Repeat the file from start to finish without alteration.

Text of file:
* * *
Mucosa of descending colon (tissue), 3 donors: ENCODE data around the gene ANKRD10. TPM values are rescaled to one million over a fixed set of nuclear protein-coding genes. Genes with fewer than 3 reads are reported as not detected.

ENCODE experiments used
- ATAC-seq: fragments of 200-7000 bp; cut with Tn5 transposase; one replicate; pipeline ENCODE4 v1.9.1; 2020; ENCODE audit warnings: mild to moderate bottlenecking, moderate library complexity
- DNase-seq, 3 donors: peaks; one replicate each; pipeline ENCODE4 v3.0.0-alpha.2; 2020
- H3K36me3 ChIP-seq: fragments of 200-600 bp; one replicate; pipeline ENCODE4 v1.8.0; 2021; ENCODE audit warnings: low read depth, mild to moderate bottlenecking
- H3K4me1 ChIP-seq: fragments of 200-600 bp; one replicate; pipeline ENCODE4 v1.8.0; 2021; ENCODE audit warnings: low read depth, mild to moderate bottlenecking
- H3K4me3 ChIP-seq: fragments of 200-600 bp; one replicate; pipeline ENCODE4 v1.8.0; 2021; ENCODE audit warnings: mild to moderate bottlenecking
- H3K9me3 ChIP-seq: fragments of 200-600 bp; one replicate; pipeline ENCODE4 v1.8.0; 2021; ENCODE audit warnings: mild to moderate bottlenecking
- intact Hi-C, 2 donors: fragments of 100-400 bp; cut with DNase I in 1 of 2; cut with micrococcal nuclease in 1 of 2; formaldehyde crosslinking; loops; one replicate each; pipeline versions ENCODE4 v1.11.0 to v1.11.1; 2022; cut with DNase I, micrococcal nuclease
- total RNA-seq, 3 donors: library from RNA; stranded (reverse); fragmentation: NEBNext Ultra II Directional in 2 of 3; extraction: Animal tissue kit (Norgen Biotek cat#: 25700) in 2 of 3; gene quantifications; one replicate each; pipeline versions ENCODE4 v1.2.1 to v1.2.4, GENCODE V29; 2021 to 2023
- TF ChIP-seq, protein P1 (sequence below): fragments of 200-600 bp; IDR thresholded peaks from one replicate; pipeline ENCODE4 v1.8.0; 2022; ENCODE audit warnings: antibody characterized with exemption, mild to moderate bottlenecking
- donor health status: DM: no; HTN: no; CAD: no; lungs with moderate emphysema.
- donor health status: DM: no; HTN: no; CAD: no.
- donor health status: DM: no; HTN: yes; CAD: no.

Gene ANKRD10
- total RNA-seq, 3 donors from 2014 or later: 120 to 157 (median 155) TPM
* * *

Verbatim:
Mucosa of descending colon (tissue), 3 donors: ENCODE data around the gene ANKRD10. TPM values are rescaled to one million over a fixed set of nuclear protein-coding genes. Genes with fewer than 3 reads are reported as not detected.

ENCODE experiments used
- ATAC-seq: fragments of 200-7000 bp; cut with Tn5 transposase; one replicate; pipeline ENCODE4 v1.9.1; 2020; ENCODE audit warnings: mild to moderate bottlenecking, moderate library complexity
- DNase-seq, 3 donors: peaks; one replicate each; pipeline ENCODE4 v3.0.0-alpha.2; 2020
- H3K36me3 ChIP-seq: fragments of 200-600 bp; one replicate; pipeline ENCODE4 v1.8.0; 2021; ENCODE audit warnings: low read depth, mild to moderate bottlenecking
- H3K4me1 ChIP-seq: fragments of 200-600 bp; one replicate; pipeline ENCODE4 v1.8.0; 2021; ENCODE audit warnings: low read depth, mild to moderate bottlenecking
- H3K4me3 ChIP-seq: fragments of 200-600 bp; one replicate; pipeline ENCODE4 v1.8.0; 2021; ENCODE audit warnings: mild to moderate bottlenecking
- H3K9me3 ChIP-seq: fragments of 200-600 bp; one replicate; pipeline ENCODE4 v1.8.0; 2021; ENCODE audit warnings: mild to moderate bottlenecking
- intact Hi-C, 2 donors: fragments of 100-400 bp; cut with DNase I in 1 of 2; cut with micrococcal nuclease in 1 of 2; formaldehyde crosslinking; loops; one replicate each; pipeline versions ENCODE4 v1.11.0 to v1.11.1; 2022; cut with DNase I, micrococcal nuclease
- total RNA-seq, 3 donors: library from RNA; stranded (reverse); fragmentation: NEBNext Ultra II Directional in 2 of 3; extraction: Animal tissue kit (Norgen Biotek cat#: 25700) in 2 of 3; gene quantifications; one replicate each; pipeline versions ENCODE4 v1.2.1 to v1.2.4, GENCODE V29; 2021 to 2023
- TF ChIP-seq, protein P1 (sequence below): fragments of 200-600 bp; IDR thresholded peaks from one replicate; pipeline ENCODE4 v1.8.0; 2022; ENCODE audit warnings: antibody characterized with exemption, mild to moderate bottlenecking
- donor health status: DM: no; HTN: no; CAD: no; lungs with moderate emphysema.
- donor health status: DM: no; HTN: no; CAD: no.
- donor health status: DM: no; HTN: yes; CAD: no.

Gene ANKRD10
- total RNA-seq, 3 donors from 2014 or later: 120 to 157 (median 155) TPM